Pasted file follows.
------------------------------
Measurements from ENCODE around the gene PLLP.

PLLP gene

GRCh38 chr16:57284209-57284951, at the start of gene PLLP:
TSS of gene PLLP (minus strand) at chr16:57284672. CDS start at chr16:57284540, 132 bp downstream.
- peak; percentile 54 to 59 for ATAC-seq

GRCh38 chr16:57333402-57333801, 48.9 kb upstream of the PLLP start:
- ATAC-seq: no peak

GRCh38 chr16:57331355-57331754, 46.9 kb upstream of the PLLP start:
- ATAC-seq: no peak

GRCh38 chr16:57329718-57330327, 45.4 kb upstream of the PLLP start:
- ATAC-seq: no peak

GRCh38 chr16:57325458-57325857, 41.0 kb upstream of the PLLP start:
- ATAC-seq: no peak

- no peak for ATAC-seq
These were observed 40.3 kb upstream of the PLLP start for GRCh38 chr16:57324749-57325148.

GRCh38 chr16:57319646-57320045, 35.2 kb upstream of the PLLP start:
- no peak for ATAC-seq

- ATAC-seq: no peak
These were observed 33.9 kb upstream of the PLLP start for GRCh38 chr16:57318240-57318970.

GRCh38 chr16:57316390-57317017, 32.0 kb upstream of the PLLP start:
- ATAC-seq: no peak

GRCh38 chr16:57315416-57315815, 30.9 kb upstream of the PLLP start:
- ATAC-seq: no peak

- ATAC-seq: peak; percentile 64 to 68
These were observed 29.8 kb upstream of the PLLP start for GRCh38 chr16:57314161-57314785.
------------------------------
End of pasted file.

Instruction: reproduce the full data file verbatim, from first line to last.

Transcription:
Measurements from ENCODE around the gene PLLP.

PLLP gene

GRCh38 chr16:57284209-57284951, at the start of gene PLLP:
TSS of gene PLLP (minus strand) at chr16:57284672. CDS start at chr16:57284540, 132 bp downstream.
- peak; percentile 54 to 59 for ATAC-seq

GRCh38 chr16:57333402-57333801, 48.9 kb upstream of the PLLP start:
- ATAC-seq: no peak

GRCh38 chr16:57331355-57331754, 46.9 kb upstream of the PLLP start:
- ATAC-seq: no peak

GRCh38 chr16:57329718-57330327, 45.4 kb upstream of the PLLP start:
- ATAC-seq: no peak

GRCh38 chr16:57325458-57325857, 41.0 kb upstream of the PLLP start:
- ATAC-seq: no peak

- no peak for ATAC-seq
These were observed 40.3 kb upstream of the PLLP start for GRCh38 chr16:57324749-57325148.

GRCh38 chr16:57319646-57320045, 35.2 kb upstream of the PLLP start:
- no peak for ATAC-seq

- ATAC-seq: no peak
These were observed 33.9 kb upstream of the PLLP start for GRCh38 chr16:57318240-57318970.

GRCh38 chr16:57316390-57317017, 32.0 kb upstream of the PLLP start:
- ATAC-seq: no peak

GRCh38 chr16:57315416-57315815, 30.9 kb upstream of the PLLP start:
- ATAC-seq: no peak

- ATAC-seq: peak; percentile 64 to 68
These were observed 29.8 kb upstream of the PLLP start for GRCh38 chr16:57314161-57314785.